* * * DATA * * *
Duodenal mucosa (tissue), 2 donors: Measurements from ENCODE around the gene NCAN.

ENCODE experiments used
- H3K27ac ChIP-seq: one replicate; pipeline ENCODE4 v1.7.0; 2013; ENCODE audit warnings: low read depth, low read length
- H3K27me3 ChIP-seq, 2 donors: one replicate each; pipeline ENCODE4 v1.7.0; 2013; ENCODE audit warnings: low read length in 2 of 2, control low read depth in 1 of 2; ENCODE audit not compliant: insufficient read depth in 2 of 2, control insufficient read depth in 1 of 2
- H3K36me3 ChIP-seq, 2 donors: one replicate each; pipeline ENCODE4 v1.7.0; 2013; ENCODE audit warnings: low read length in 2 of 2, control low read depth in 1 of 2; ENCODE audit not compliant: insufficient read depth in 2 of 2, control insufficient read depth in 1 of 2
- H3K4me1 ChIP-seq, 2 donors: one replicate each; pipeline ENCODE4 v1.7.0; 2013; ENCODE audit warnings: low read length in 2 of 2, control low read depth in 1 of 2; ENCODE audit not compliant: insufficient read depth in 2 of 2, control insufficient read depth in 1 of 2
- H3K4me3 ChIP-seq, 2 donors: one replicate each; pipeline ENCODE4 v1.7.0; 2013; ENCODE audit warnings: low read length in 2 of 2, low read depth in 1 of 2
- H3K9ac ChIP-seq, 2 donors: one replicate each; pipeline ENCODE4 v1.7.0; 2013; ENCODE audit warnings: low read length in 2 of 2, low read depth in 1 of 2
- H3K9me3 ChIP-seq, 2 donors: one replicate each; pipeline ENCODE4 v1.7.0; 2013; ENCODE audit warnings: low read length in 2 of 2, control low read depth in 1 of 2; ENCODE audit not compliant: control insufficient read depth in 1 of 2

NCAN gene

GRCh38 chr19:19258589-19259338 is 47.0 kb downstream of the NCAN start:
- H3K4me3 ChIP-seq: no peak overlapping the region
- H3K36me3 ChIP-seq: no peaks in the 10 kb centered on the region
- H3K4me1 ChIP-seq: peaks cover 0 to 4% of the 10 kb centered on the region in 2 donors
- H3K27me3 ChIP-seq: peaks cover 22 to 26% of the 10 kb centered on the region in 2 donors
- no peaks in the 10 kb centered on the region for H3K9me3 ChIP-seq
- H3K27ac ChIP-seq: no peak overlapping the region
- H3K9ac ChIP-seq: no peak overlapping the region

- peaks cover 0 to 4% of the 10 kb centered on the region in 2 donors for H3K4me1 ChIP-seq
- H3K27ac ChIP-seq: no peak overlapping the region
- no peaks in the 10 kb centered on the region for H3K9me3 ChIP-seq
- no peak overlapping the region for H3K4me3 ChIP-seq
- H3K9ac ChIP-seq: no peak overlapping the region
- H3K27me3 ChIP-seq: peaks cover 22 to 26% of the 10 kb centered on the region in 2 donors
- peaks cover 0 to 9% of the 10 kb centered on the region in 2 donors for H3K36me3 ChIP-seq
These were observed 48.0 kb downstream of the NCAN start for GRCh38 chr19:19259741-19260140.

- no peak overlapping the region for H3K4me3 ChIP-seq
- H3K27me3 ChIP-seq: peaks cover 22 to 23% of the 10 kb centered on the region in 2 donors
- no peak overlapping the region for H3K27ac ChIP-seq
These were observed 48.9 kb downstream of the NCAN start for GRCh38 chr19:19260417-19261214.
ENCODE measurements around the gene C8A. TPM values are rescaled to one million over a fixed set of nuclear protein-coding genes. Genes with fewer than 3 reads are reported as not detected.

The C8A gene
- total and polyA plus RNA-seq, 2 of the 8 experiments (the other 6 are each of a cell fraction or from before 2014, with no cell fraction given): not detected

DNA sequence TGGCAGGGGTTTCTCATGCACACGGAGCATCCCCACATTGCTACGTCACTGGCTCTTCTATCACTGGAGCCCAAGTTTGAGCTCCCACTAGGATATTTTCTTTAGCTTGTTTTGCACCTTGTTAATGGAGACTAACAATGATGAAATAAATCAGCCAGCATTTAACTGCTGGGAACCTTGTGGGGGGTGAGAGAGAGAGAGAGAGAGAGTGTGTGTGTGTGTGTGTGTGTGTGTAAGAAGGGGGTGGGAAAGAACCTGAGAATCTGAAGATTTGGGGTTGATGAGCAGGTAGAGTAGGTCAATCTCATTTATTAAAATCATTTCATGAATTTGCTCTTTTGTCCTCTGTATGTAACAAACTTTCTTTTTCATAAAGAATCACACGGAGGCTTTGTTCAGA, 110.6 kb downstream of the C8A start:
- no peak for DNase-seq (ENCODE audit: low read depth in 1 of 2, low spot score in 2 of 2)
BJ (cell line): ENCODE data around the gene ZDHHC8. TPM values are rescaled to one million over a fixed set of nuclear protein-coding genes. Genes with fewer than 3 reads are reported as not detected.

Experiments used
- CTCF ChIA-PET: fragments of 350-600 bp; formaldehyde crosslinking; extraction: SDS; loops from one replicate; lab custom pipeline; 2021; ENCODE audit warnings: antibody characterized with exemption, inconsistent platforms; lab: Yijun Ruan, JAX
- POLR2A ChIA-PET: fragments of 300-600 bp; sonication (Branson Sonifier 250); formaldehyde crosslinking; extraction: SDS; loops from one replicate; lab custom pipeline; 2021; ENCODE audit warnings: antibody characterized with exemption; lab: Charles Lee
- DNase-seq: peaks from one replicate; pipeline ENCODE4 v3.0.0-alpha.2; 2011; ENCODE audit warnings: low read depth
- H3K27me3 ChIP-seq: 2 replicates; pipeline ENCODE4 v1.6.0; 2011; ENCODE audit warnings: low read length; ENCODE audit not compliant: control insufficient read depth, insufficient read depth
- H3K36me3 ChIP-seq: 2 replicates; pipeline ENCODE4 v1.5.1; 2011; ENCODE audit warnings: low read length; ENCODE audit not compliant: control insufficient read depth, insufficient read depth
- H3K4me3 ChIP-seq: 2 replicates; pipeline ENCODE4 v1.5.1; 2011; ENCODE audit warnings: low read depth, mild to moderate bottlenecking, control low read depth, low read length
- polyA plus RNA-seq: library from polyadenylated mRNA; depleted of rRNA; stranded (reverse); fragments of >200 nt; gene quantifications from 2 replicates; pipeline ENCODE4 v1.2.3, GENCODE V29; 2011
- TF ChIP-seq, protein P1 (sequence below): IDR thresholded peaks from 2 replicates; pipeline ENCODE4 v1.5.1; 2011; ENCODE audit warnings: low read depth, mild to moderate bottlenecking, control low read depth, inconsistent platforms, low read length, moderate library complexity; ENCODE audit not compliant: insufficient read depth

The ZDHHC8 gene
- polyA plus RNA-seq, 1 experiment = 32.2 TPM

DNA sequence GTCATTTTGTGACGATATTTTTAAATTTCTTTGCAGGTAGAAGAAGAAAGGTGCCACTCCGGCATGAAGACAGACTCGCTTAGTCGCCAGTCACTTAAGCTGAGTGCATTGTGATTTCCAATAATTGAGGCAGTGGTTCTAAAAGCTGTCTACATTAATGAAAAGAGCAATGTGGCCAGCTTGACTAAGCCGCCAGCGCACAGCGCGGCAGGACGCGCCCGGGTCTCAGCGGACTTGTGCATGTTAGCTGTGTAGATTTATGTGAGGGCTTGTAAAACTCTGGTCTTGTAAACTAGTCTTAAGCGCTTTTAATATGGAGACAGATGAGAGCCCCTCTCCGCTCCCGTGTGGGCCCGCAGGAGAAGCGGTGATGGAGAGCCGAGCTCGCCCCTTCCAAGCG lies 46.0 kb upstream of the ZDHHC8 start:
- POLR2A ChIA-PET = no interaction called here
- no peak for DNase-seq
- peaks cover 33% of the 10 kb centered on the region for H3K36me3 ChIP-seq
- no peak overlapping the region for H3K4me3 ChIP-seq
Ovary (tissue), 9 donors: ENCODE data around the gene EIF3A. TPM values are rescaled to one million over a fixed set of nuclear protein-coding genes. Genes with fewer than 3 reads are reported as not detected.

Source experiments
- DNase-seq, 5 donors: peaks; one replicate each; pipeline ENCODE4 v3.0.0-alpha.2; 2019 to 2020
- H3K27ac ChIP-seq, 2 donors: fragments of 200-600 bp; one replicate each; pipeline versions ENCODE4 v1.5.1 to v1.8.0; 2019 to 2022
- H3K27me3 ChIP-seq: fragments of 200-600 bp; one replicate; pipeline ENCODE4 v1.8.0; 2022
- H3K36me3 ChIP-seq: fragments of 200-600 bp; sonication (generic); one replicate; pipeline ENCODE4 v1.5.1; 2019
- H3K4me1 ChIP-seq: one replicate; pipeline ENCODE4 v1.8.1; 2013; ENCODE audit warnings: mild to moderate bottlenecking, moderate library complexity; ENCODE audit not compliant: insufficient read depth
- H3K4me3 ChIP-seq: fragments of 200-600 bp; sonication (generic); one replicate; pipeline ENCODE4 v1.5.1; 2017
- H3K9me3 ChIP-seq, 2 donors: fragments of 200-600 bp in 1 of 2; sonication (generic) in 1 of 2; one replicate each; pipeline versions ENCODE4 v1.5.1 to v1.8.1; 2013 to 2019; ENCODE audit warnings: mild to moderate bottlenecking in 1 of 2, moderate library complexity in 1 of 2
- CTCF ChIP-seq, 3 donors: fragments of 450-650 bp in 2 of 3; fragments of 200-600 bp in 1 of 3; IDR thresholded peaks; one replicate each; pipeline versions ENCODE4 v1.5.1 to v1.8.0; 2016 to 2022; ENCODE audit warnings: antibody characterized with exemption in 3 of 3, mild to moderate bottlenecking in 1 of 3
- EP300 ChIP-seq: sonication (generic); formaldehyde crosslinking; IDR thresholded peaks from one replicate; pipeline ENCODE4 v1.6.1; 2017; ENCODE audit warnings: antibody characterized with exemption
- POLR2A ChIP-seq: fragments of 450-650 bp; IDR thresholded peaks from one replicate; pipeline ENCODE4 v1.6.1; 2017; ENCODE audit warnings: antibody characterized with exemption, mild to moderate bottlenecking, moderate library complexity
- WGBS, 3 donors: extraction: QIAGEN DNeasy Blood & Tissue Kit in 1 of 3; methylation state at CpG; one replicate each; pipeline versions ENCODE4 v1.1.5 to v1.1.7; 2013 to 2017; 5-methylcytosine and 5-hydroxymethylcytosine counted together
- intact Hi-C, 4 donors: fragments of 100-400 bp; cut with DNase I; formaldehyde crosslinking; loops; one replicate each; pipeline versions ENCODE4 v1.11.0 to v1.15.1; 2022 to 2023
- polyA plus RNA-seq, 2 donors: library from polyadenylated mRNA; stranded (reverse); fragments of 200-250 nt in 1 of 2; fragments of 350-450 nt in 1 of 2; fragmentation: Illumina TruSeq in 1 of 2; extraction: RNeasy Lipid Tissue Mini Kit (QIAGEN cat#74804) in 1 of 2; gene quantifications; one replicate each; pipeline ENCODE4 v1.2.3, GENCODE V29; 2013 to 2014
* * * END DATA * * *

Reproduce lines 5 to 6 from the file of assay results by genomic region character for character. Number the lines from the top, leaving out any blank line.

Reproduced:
- H3K36me3 ChIP-seq, 2 donors: one replicate each; pipeline ENCODE4 v1.7.0; 2013; ENCODE audit warnings: low read length in 2 of 2, control low read depth in 1 of 2; ENCODE audit not compliant: insufficient read depth in 2 of 2, control insufficient read depth in 1 of 2
- H3K4me1 ChIP-seq, 2 donors: one replicate each; pipeline ENCODE4 v1.7.0; 2013; ENCODE audit warnings: low read length in 2 of 2, control low read depth in 1 of 2; ENCODE audit not compliant: insufficient read depth in 2 of 2, control insufficient read depth in 1 of 2